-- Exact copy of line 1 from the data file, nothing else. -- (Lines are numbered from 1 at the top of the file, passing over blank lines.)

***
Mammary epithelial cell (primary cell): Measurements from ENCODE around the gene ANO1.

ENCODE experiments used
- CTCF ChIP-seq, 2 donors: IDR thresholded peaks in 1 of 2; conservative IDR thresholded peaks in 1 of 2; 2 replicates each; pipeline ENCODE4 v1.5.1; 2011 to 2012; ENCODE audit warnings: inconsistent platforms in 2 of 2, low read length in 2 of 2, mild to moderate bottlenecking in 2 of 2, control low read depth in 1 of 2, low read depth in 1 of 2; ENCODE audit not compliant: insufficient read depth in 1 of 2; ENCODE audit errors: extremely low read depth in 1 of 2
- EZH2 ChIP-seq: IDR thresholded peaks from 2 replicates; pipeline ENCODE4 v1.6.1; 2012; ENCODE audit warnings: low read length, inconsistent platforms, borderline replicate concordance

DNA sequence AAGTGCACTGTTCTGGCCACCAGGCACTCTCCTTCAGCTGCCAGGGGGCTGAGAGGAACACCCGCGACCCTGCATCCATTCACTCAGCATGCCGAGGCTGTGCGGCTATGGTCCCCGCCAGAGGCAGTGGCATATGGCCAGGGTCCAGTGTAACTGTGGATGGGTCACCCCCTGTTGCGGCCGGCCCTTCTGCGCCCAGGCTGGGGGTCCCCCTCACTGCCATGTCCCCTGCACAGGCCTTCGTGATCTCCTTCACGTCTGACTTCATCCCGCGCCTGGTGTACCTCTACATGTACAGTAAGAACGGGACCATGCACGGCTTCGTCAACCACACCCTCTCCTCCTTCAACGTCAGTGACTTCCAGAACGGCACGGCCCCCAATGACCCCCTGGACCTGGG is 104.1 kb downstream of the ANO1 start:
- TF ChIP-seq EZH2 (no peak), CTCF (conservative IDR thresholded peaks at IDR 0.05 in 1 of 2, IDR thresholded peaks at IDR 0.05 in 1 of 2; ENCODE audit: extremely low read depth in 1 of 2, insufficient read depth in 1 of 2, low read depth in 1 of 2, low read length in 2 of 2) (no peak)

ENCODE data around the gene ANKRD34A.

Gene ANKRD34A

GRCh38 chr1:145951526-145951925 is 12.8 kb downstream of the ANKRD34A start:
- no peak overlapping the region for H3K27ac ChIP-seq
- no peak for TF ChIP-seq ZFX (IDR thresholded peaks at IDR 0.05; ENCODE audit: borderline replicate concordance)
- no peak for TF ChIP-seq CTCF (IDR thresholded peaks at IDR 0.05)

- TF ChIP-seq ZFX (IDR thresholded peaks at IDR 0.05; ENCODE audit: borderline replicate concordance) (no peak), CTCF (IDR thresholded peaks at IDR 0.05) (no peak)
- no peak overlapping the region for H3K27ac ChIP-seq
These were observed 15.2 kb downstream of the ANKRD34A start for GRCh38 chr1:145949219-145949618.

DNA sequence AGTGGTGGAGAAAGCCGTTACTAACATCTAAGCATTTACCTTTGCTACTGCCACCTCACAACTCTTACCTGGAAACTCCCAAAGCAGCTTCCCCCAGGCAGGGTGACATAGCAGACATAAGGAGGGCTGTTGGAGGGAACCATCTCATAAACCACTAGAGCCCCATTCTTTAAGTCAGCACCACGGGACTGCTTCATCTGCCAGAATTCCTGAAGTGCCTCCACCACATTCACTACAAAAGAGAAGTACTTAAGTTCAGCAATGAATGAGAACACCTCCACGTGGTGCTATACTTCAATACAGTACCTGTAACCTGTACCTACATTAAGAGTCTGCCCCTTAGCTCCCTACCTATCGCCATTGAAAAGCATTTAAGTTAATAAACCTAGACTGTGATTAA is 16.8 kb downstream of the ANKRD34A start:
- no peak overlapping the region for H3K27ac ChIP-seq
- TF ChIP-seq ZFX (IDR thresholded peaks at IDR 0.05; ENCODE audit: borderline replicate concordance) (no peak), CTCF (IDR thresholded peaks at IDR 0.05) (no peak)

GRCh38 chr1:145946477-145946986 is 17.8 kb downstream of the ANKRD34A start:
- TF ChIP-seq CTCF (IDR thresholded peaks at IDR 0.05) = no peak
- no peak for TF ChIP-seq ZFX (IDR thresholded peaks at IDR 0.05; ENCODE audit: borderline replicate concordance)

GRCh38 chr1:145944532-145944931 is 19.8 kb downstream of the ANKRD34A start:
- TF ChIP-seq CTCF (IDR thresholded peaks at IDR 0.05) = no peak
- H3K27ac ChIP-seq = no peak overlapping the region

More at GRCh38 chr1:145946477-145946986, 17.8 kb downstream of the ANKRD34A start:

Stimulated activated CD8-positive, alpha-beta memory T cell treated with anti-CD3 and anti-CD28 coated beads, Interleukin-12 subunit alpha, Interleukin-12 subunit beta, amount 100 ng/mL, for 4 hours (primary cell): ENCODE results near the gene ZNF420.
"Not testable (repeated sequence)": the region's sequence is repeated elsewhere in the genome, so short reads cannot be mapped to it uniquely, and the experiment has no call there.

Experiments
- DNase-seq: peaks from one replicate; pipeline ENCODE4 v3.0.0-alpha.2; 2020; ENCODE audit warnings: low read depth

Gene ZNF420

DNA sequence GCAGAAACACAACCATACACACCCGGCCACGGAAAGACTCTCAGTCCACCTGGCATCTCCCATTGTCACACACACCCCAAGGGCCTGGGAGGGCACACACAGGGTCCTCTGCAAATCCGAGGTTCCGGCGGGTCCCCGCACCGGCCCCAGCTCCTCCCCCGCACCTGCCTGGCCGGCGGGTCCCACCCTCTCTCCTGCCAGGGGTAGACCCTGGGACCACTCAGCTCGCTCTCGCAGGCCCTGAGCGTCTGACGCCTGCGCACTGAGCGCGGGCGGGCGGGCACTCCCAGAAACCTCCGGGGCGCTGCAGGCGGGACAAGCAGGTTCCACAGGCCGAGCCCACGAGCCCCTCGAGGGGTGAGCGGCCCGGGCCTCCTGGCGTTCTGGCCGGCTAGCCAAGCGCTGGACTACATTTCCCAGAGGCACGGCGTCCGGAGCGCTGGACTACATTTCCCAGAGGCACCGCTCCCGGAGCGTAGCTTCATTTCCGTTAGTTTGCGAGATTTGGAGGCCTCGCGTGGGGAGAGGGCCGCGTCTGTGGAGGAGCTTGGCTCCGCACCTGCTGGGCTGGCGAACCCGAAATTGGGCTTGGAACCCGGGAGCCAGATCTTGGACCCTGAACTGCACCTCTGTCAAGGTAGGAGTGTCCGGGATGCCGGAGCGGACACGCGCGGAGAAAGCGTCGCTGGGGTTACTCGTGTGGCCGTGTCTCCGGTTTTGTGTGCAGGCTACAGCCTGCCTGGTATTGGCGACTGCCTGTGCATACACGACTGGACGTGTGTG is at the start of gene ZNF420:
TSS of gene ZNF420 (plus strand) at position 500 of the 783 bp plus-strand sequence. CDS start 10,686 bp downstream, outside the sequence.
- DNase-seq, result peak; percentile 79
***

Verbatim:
Mammary epithelial cell (primary cell): Measurements from ENCODE around the gene ANO1.